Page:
What did I do? I bid 27 on the Fancy Lounge. Taran bid 33 on the Dragon Room and I started repeating “Oh my GOD that was so stupid of me.”

In the moment I had half thought that since I was going to get the Dragon Room it was too bad that Taran was going to get the Fancy Lounge for only 25. This half thought caused me to try to make him bid a little higher for his Fancy Lounge, which put it at the same price for him as the better Dragon Room. Needless to say that play took me from a chance at the victory to a distant 3rd place.

Technically, I still had all those slots AND a Fancy Lounge. But this is what my casino felt like.

Technically, I still had all those slots AND a Fancy Lounge. But this is what my casino felt like.

“Nobody likes to make plays that are Sub Optimal”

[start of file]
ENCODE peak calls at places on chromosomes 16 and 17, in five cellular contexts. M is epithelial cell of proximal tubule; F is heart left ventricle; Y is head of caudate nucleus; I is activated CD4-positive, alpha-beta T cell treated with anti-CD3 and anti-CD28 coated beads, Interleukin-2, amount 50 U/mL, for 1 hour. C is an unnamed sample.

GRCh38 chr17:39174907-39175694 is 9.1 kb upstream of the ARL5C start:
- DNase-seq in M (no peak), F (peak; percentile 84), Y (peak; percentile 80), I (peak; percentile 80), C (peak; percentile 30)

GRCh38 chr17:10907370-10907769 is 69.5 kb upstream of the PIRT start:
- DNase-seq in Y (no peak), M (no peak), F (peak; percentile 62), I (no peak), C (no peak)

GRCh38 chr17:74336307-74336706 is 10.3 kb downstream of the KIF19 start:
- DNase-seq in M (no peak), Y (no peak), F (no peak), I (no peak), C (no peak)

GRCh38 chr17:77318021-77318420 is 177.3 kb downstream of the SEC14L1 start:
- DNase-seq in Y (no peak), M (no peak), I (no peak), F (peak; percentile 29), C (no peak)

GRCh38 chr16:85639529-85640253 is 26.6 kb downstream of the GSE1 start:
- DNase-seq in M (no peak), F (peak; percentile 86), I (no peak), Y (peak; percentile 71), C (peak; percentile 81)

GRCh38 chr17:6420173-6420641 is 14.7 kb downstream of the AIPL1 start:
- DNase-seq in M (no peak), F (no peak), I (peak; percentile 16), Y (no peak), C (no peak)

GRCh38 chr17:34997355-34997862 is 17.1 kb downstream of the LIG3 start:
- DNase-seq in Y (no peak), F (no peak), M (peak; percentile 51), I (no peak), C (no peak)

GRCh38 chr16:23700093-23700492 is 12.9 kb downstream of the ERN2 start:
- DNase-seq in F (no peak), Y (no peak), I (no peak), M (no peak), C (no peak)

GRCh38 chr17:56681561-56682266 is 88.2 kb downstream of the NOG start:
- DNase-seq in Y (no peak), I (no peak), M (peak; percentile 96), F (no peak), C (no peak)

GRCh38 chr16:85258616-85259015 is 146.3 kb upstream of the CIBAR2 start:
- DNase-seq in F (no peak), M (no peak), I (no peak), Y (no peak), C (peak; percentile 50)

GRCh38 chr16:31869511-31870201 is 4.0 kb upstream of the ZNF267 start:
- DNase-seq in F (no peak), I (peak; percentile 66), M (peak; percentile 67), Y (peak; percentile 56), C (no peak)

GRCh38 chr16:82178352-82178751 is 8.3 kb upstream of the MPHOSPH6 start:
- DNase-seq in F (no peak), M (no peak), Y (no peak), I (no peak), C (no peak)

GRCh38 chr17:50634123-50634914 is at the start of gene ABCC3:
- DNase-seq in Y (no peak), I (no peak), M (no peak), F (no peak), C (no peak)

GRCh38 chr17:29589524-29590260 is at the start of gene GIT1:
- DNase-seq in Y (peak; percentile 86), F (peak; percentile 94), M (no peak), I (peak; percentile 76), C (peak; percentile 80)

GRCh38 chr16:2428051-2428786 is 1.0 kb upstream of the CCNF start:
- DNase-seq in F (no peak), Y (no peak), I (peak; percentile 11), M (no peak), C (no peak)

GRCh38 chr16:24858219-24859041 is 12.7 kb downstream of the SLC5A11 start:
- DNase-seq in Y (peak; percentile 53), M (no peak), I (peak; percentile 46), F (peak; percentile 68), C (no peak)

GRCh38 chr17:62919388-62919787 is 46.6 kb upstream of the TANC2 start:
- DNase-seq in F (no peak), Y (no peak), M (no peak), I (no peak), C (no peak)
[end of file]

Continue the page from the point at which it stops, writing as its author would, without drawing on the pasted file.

Mark is right. No one likes to make plays that aren’t the best possible play. But sub optimal plays happen all the time, in fact, for most games there are often numerous moves that are all valid options, with personal preference being the deciding factor. Do I pick up a lounge this turn? Do I pay 9 for slots this turn when next turn I could get it for 7? Do I save my money waiting for a high value room to get flipped? These are all questions that get asked and will have different answers depending on the gamer.

Brandon likes to talk about them as “interesting decisions” and I’m inclined to agree. There may be one play that is superior, but there is rarely a wrong answer. Often, these decisions are ones that you wouldn’t be able to figure out if they worked or not until much later, and are based on a number of factors that you can’t quantify. For example, sticking with Vegas Showdown, you might have a play that is optimal knowing what cards are left in the deck and could be quantified, but knowing what choice the other players are going to make in similar situations can’t be.